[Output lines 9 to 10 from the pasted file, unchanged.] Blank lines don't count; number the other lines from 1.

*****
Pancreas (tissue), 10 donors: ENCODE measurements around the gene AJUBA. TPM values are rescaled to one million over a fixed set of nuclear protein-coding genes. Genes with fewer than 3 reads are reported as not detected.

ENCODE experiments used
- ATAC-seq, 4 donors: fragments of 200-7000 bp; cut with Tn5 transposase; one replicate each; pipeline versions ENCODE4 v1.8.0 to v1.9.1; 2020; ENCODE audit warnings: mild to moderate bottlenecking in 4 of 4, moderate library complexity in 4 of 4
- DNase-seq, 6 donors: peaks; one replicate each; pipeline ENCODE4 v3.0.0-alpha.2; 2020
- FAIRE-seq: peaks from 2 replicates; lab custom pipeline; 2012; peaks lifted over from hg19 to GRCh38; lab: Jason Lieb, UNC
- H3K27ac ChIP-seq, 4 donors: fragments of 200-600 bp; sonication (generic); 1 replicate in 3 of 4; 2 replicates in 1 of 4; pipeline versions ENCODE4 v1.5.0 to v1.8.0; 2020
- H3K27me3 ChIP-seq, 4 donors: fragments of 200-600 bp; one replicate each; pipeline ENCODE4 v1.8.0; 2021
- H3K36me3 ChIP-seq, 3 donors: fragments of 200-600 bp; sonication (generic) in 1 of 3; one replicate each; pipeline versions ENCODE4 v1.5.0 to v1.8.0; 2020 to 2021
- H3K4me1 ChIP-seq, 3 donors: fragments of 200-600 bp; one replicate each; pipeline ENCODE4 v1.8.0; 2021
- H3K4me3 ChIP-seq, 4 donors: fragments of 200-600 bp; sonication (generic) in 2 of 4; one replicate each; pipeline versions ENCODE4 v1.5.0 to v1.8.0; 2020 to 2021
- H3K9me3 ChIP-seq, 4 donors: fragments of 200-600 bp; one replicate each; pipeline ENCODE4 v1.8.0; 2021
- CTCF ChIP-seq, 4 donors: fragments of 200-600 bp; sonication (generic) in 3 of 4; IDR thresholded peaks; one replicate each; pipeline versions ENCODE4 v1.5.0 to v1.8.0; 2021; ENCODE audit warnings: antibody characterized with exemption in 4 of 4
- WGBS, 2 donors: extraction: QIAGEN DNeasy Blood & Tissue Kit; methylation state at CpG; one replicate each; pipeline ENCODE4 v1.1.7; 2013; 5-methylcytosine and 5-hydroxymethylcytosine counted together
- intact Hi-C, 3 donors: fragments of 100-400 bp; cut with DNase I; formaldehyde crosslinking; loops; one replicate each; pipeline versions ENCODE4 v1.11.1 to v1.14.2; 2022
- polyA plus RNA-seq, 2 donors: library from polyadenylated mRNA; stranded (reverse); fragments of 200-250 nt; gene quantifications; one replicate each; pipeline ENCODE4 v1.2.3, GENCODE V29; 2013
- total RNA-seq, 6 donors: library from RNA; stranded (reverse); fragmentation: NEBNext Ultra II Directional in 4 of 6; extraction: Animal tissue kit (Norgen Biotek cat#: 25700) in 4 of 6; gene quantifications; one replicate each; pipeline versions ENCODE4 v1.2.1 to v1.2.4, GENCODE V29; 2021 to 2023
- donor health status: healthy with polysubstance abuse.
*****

- H3K4me1 ChIP-seq, 3 donors: fragments of 200-600 bp; one replicate each; pipeline ENCODE4 v1.8.0; 2021
- H3K4me3 ChIP-seq, 4 donors: fragments of 200-600 bp; sonication (generic) in 2 of 4; one replicate each; pipeline versions ENCODE4 v1.5.0 to v1.8.0; 2020 to 2021